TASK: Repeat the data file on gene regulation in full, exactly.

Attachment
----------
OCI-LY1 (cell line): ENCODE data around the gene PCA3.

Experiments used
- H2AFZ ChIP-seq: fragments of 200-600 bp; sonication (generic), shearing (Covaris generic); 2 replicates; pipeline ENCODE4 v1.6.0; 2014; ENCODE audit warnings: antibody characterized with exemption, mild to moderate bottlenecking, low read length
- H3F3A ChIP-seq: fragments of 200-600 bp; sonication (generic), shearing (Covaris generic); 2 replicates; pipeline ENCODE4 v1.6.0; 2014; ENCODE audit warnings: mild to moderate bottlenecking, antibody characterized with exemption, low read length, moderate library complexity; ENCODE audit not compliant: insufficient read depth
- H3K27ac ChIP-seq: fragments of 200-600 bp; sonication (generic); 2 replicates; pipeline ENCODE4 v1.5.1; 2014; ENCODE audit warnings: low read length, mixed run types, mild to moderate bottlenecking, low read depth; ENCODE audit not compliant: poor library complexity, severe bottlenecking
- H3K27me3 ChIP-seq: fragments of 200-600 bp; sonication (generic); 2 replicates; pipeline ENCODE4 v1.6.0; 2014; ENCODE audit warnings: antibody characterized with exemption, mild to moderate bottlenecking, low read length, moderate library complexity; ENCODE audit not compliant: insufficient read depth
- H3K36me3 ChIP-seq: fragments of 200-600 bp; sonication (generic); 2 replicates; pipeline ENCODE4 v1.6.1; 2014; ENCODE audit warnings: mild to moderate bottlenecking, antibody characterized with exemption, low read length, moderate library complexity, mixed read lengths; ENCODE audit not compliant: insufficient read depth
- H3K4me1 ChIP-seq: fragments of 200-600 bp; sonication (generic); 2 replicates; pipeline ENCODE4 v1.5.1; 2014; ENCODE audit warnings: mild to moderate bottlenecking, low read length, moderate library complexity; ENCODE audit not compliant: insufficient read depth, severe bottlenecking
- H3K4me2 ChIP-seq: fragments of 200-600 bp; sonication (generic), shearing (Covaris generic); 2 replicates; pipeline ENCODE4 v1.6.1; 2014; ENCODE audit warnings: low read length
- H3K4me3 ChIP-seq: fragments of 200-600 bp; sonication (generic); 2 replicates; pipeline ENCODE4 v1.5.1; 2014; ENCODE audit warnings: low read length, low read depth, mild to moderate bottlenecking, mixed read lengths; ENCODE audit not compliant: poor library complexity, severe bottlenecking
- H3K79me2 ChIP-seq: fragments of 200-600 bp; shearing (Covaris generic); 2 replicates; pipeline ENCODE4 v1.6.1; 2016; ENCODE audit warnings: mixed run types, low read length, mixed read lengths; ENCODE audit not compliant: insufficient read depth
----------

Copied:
OCI-LY1 (cell line): ENCODE data around the gene PCA3.

Experiments used
- H2AFZ ChIP-seq: fragments of 200-600 bp; sonication (generic), shearing (Covaris generic); 2 replicates; pipeline ENCODE4 v1.6.0; 2014; ENCODE audit warnings: antibody characterized with exemption, mild to moderate bottlenecking, low read length
- H3F3A ChIP-seq: fragments of 200-600 bp; sonication (generic), shearing (Covaris generic); 2 replicates; pipeline ENCODE4 v1.6.0; 2014; ENCODE audit warnings: mild to moderate bottlenecking, antibody characterized with exemption, low read length, moderate library complexity; ENCODE audit not compliant: insufficient read depth
- H3K27ac ChIP-seq: fragments of 200-600 bp; sonication (generic); 2 replicates; pipeline ENCODE4 v1.5.1; 2014; ENCODE audit warnings: low read length, mixed run types, mild to moderate bottlenecking, low read depth; ENCODE audit not compliant: poor library complexity, severe bottlenecking
- H3K27me3 ChIP-seq: fragments of 200-600 bp; sonication (generic); 2 replicates; pipeline ENCODE4 v1.6.0; 2014; ENCODE audit warnings: antibody characterized with exemption, mild to moderate bottlenecking, low read length, moderate library complexity; ENCODE audit not compliant: insufficient read depth
- H3K36me3 ChIP-seq: fragments of 200-600 bp; sonication (generic); 2 replicates; pipeline ENCODE4 v1.6.1; 2014; ENCODE audit warnings: mild to moderate bottlenecking, antibody characterized with exemption, low read length, moderate library complexity, mixed read lengths; ENCODE audit not compliant: insufficient read depth
- H3K4me1 ChIP-seq: fragments of 200-600 bp; sonication (generic); 2 replicates; pipeline ENCODE4 v1.5.1; 2014; ENCODE audit warnings: mild to moderate bottlenecking, low read length, moderate library complexity; ENCODE audit not compliant: insufficient read depth, severe bottlenecking
- H3K4me2 ChIP-seq: fragments of 200-600 bp; sonication (generic), shearing (Covaris generic); 2 replicates; pipeline ENCODE4 v1.6.1; 2014; ENCODE audit warnings: low read length
- H3K4me3 ChIP-seq: fragments of 200-600 bp; sonication (generic); 2 replicates; pipeline ENCODE4 v1.5.1; 2014; ENCODE audit warnings: low read length, low read depth, mild to moderate bottlenecking, mixed read lengths; ENCODE audit not compliant: poor library complexity, severe bottlenecking
- H3K79me2 ChIP-seq: fragments of 200-600 bp; shearing (Covaris generic); 2 replicates; pipeline ENCODE4 v1.6.1; 2016; ENCODE audit warnings: mixed run types, low read length, mixed read lengths; ENCODE audit not compliant: insufficient read depth